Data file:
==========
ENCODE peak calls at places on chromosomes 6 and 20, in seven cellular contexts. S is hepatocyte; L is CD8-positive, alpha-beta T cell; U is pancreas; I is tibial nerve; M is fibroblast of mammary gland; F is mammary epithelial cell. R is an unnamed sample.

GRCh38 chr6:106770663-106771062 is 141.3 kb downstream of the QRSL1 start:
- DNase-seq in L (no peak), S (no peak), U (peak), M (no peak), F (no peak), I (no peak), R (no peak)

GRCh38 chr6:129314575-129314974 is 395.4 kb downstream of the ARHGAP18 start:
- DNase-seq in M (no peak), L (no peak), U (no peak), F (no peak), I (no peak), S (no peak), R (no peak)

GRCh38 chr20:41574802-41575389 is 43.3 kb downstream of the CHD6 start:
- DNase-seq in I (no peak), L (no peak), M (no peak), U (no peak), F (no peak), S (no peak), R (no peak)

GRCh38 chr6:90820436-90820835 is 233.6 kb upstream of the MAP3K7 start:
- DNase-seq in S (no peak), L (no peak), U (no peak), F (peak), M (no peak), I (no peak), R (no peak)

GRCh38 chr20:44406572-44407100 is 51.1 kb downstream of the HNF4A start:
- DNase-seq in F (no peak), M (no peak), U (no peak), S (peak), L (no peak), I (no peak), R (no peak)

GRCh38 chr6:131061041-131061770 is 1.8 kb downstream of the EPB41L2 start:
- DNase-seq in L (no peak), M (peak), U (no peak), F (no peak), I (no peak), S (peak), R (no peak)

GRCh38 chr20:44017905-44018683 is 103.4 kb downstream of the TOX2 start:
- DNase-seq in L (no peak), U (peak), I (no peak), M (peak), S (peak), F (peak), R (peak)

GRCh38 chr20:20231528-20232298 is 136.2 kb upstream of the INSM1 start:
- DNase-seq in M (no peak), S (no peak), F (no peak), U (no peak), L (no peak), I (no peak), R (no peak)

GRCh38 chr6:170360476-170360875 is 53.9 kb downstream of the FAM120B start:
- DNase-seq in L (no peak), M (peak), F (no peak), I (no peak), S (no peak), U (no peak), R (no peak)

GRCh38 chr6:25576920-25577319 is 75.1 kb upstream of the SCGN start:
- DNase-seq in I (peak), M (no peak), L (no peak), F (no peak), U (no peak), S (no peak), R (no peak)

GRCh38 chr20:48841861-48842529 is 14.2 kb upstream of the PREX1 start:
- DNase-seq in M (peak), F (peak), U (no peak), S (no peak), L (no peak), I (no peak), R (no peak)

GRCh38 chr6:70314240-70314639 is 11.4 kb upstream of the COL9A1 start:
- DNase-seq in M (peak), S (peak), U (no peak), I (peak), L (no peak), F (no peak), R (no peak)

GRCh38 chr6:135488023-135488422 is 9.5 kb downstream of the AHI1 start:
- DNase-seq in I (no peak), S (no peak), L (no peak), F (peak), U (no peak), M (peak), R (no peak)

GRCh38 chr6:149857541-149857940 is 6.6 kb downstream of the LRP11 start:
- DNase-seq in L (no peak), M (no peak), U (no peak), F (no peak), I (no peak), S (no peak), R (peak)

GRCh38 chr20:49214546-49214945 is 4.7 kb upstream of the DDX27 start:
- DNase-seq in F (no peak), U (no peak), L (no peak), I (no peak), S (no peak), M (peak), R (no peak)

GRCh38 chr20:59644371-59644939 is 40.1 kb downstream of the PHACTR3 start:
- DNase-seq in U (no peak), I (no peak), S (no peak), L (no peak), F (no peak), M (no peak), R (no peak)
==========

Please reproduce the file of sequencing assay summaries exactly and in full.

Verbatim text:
ENCODE peak calls at places on chromosomes 6 and 20, in seven cellular contexts. S is hepatocyte; L is CD8-positive, alpha-beta T cell; U is pancreas; I is tibial nerve; M is fibroblast of mammary gland; F is mammary epithelial cell. R is an unnamed sample.

GRCh38 chr6:106770663-106771062 is 141.3 kb downstream of the QRSL1 start:
- DNase-seq in L (no peak), S (no peak), U (peak), M (no peak), F (no peak), I (no peak), R (no peak)

GRCh38 chr6:129314575-129314974 is 395.4 kb downstream of the ARHGAP18 start:
- DNase-seq in M (no peak), L (no peak), U (no peak), F (no peak), I (no peak), S (no peak), R (no peak)

GRCh38 chr20:41574802-41575389 is 43.3 kb downstream of the CHD6 start:
- DNase-seq in I (no peak), L (no peak), M (no peak), U (no peak), F (no peak), S (no peak), R (no peak)

GRCh38 chr6:90820436-90820835 is 233.6 kb upstream of the MAP3K7 start:
- DNase-seq in S (no peak), L (no peak), U (no peak), F (peak), M (no peak), I (no peak), R (no peak)

GRCh38 chr20:44406572-44407100 is 51.1 kb downstream of the HNF4A start:
- DNase-seq in F (no peak), M (no peak), U (no peak), S (peak), L (no peak), I (no peak), R (no peak)

GRCh38 chr6:131061041-131061770 is 1.8 kb downstream of the EPB41L2 start:
- DNase-seq in L (no peak), M (peak), U (no peak), F (no peak), I (no peak), S (peak), R (no peak)

GRCh38 chr20:44017905-44018683 is 103.4 kb downstream of the TOX2 start:
- DNase-seq in L (no peak), U (peak), I (no peak), M (peak), S (peak), F (peak), R (peak)

GRCh38 chr20:20231528-20232298 is 136.2 kb upstream of the INSM1 start:
- DNase-seq in M (no peak), S (no peak), F (no peak), U (no peak), L (no peak), I (no peak), R (no peak)

GRCh38 chr6:170360476-170360875 is 53.9 kb downstream of the FAM120B start:
- DNase-seq in L (no peak), M (peak), F (no peak), I (no peak), S (no peak), U (no peak), R (no peak)

GRCh38 chr6:25576920-25577319 is 75.1 kb upstream of the SCGN start:
- DNase-seq in I (peak), M (no peak), L (no peak), F (no peak), U (no peak), S (no peak), R (no peak)

GRCh38 chr20:48841861-48842529 is 14.2 kb upstream of the PREX1 start:
- DNase-seq in M (peak), F (peak), U (no peak), S (no peak), L (no peak), I (no peak), R (no peak)

GRCh38 chr6:70314240-70314639 is 11.4 kb upstream of the COL9A1 start:
- DNase-seq in M (peak), S (peak), U (no peak), I (peak), L (no peak), F (no peak), R (no peak)

GRCh38 chr6:135488023-135488422 is 9.5 kb downstream of the AHI1 start:
- DNase-seq in I (no peak), S (no peak), L (no peak), F (peak), U (no peak), M (peak), R (no peak)

GRCh38 chr6:149857541-149857940 is 6.6 kb downstream of the LRP11 start:
- DNase-seq in L (no peak), M (no peak), U (no peak), F (no peak), I (no peak), S (no peak), R (peak)

GRCh38 chr20:49214546-49214945 is 4.7 kb upstream of the DDX27 start:
- DNase-seq in F (no peak), U (no peak), L (no peak), I (no peak), S (no peak), M (peak), R (no peak)

GRCh38 chr20:59644371-59644939 is 40.1 kb downstream of the PHACTR3 start:
- DNase-seq in U (no peak), I (no peak), S (no peak), L (no peak), F (no peak), M (no peak), R (no peak)